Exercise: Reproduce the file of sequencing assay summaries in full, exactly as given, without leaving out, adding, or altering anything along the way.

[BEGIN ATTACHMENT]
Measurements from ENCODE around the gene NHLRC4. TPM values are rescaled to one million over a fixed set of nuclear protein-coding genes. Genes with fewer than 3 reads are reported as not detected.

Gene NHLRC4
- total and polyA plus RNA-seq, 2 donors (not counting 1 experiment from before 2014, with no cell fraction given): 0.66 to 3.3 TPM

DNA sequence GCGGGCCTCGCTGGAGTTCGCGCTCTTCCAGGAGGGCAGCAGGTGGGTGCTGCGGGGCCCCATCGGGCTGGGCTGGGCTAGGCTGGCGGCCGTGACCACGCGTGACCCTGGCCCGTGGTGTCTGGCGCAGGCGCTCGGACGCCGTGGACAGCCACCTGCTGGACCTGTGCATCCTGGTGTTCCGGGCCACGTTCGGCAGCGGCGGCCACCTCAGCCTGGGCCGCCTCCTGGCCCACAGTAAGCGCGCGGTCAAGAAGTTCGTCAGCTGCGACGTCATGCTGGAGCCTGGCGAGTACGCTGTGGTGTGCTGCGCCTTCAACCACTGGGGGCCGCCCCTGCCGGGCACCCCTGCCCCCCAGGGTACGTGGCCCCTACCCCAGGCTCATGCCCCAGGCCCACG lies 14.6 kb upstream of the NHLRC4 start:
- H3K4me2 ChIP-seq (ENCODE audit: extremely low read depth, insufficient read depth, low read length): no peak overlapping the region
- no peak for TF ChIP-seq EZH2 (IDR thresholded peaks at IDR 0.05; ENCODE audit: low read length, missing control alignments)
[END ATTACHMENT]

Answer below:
Measurements from ENCODE around the gene NHLRC4. TPM values are rescaled to one million over a fixed set of nuclear protein-coding genes. Genes with fewer than 3 reads are reported as not detected.

Gene NHLRC4
- total and polyA plus RNA-seq, 2 donors (not counting 1 experiment from before 2014, with no cell fraction given): 0.66 to 3.3 TPM

DNA sequence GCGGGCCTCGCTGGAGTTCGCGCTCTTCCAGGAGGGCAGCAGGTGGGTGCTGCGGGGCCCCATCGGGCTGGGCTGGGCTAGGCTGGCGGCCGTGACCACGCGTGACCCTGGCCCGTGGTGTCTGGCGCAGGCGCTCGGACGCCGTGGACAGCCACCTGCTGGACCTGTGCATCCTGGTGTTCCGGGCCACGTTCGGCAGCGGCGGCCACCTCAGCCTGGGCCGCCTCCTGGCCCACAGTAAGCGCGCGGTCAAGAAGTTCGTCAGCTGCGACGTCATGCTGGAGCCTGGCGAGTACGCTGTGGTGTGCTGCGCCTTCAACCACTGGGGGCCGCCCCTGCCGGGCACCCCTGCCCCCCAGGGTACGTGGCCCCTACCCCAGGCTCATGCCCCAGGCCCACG lies 14.6 kb upstream of the NHLRC4 start:
- H3K4me2 ChIP-seq (ENCODE audit: extremely low read depth, insufficient read depth, low read length): no peak overlapping the region
- no peak for TF ChIP-seq EZH2 (IDR thresholded peaks at IDR 0.05; ENCODE audit: low read length, missing control alignments)